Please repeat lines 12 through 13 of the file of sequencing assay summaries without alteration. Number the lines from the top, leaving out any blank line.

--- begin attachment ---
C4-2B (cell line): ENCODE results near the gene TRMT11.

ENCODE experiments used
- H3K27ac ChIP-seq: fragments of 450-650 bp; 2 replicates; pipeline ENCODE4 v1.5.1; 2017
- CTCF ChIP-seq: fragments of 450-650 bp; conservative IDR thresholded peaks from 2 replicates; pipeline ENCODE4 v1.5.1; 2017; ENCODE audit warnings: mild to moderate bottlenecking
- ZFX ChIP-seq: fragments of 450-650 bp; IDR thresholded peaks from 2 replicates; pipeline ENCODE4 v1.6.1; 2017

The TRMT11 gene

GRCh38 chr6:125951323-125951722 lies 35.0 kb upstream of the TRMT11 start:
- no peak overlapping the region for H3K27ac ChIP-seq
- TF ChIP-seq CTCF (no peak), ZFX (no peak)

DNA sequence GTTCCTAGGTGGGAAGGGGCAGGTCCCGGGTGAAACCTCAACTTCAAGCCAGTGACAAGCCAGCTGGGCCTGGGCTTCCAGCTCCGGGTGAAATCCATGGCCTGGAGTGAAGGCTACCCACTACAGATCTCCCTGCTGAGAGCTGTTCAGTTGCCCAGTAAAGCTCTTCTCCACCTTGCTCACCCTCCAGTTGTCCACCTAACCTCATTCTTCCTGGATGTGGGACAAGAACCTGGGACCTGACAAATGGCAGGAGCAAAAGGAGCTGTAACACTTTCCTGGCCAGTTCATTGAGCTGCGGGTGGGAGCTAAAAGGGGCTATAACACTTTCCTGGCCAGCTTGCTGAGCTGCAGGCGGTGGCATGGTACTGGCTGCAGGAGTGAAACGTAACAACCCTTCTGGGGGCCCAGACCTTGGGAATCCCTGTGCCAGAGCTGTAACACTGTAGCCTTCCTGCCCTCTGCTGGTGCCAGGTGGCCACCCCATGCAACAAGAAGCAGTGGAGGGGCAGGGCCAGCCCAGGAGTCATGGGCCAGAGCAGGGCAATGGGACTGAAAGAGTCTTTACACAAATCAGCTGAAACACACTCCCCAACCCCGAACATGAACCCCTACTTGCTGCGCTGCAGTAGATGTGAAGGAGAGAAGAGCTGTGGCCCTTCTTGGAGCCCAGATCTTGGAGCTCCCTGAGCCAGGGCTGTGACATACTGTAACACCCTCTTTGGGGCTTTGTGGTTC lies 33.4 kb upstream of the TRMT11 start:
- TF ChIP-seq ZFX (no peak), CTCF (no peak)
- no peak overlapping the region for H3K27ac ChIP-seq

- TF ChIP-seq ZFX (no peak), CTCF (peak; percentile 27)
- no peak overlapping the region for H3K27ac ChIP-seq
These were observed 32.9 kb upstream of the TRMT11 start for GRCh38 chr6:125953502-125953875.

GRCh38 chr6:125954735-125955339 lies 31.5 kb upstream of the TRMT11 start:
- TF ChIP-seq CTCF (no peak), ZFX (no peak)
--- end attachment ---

- no peak overlapping the region for H3K27ac ChIP-seq

- TF ChIP-seq ZFX (no peak), CTCF (peak; percentile 27)